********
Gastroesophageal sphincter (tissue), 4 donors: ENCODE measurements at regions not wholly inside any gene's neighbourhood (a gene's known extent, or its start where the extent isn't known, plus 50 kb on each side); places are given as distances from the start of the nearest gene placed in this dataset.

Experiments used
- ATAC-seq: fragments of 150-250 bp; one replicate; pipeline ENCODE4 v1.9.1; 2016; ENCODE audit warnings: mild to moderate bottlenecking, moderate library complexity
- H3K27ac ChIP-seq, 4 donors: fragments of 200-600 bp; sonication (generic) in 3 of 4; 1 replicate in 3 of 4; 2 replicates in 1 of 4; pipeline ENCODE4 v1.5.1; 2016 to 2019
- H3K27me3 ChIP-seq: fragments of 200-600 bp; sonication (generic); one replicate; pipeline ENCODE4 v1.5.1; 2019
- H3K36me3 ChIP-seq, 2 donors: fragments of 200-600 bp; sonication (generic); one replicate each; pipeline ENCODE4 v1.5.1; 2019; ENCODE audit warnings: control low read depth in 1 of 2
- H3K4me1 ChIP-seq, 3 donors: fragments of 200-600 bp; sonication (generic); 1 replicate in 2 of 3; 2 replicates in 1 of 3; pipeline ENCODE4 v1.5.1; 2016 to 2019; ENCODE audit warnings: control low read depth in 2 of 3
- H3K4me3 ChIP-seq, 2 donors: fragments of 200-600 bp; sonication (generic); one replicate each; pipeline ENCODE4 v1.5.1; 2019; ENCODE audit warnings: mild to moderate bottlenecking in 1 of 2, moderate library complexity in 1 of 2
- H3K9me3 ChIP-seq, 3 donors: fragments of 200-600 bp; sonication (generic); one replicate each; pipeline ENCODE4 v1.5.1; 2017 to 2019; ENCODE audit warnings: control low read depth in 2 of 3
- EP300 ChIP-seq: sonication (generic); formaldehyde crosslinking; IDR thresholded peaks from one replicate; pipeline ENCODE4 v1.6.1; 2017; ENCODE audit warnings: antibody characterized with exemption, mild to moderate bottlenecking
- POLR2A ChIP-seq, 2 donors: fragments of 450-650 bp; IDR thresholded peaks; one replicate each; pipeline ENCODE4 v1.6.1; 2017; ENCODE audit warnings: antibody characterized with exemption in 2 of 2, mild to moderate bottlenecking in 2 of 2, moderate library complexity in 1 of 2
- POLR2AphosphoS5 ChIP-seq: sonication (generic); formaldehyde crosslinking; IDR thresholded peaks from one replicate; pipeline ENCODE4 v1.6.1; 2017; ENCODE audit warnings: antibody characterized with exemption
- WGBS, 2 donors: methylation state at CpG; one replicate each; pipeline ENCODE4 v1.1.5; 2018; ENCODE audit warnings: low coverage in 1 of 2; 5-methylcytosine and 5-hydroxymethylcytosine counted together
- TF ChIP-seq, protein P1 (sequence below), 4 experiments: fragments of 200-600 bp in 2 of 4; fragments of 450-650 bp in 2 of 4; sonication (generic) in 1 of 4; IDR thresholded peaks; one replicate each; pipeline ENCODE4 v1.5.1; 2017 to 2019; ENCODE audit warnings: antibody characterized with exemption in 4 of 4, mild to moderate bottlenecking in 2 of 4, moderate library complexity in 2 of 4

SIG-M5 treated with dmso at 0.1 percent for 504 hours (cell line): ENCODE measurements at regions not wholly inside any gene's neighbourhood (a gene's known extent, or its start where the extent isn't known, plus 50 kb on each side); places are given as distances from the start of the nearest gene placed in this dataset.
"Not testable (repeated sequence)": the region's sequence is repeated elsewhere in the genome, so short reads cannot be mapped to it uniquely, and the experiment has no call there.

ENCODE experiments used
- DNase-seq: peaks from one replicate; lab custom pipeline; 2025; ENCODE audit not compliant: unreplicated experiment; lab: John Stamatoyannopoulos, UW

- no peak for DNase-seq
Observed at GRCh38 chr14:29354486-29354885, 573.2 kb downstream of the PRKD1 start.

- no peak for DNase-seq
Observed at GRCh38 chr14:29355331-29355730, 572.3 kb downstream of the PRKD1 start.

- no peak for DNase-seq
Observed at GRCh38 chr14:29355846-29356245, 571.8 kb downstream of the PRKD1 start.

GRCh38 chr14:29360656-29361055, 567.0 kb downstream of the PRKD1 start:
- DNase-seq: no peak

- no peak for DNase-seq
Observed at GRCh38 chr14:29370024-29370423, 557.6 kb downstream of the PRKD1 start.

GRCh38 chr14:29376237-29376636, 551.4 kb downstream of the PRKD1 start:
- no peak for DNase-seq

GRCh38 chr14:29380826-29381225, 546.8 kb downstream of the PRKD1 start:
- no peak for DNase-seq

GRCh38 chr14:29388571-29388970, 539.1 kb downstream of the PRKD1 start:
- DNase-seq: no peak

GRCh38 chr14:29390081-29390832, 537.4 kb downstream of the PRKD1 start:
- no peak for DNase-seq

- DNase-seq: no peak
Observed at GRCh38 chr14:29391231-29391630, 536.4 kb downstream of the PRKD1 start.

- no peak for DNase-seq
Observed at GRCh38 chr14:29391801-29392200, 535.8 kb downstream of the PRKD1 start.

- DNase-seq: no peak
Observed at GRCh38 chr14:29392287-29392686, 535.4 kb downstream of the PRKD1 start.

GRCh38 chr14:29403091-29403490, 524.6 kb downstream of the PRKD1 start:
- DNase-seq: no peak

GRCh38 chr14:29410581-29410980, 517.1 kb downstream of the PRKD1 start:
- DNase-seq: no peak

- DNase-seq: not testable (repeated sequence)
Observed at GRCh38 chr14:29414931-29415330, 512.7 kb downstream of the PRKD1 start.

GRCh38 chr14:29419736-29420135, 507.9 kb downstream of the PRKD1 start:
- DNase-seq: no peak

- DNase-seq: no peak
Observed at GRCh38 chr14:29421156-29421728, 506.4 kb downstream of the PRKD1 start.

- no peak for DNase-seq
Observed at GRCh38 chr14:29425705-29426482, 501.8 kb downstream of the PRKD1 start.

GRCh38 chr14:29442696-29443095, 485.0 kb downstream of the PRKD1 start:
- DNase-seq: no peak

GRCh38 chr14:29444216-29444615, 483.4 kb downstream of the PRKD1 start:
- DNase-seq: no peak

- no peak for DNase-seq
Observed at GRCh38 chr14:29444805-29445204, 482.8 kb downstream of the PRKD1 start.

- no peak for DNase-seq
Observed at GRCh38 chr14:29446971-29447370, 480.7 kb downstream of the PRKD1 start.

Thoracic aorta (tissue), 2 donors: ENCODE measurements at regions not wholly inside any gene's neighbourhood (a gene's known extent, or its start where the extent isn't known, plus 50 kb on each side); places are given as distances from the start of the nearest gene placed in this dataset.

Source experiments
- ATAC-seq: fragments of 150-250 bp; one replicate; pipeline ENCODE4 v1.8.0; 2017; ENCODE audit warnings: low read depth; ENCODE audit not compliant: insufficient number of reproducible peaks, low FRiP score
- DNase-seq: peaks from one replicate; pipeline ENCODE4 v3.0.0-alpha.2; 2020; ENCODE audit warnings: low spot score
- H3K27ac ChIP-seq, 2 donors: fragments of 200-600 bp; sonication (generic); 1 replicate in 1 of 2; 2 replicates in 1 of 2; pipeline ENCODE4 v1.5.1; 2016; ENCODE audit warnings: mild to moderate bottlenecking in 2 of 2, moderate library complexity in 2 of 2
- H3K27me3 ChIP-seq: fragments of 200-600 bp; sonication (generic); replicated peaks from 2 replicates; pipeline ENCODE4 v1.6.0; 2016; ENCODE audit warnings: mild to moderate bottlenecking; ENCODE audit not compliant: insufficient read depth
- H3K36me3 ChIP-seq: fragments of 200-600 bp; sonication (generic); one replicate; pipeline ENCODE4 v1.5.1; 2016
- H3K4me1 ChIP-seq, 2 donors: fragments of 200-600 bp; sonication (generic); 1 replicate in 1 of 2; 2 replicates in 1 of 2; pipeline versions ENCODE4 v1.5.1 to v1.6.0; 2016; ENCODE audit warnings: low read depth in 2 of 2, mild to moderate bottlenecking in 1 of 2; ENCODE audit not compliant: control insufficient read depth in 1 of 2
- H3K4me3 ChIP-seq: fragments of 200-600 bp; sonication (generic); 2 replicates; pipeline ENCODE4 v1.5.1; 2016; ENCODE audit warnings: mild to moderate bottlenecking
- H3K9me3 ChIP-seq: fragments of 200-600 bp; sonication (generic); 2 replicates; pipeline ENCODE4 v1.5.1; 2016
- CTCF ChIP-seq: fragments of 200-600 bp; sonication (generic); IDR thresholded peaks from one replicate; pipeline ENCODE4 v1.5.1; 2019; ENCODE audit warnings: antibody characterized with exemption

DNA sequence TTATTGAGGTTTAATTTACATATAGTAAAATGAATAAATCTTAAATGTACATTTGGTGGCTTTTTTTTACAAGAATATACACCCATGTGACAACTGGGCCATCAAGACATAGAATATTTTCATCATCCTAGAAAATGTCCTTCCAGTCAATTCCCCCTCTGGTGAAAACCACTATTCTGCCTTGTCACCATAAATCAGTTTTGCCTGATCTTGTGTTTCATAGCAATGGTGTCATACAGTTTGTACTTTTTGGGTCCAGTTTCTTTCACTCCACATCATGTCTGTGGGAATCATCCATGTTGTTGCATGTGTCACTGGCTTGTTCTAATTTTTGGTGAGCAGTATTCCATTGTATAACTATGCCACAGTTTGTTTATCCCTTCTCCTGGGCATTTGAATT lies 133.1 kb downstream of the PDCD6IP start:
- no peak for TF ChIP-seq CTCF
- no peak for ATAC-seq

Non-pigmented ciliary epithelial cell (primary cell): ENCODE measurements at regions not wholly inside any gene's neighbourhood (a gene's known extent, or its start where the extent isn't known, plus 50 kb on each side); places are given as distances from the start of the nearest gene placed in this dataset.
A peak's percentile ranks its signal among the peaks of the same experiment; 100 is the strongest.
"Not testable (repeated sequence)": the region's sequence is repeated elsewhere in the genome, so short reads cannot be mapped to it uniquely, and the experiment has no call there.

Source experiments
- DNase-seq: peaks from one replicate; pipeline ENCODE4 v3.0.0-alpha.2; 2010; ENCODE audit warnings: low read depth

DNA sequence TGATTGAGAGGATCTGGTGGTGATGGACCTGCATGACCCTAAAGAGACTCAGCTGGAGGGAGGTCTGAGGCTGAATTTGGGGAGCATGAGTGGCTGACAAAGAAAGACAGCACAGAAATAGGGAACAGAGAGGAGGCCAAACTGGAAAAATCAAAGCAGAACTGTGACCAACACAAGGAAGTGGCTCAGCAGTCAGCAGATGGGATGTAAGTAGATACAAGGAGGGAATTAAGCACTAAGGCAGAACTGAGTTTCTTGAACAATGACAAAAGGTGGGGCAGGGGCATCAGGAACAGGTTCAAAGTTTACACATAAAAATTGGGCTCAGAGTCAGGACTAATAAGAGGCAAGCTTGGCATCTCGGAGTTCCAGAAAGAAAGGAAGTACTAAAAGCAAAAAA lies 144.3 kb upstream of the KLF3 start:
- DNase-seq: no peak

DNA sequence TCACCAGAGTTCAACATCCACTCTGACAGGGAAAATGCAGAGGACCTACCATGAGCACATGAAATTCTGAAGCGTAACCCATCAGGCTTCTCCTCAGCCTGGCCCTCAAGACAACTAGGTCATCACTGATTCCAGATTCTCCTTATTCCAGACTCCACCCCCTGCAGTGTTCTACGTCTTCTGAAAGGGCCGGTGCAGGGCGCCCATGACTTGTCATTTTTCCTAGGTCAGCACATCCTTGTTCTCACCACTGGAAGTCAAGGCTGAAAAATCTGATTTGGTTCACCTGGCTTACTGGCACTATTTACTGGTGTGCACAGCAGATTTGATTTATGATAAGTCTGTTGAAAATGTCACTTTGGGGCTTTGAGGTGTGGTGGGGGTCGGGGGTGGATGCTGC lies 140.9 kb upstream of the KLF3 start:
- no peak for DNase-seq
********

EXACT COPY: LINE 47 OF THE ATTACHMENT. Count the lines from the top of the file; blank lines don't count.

- DNase-seq: not testable (repeated sequence)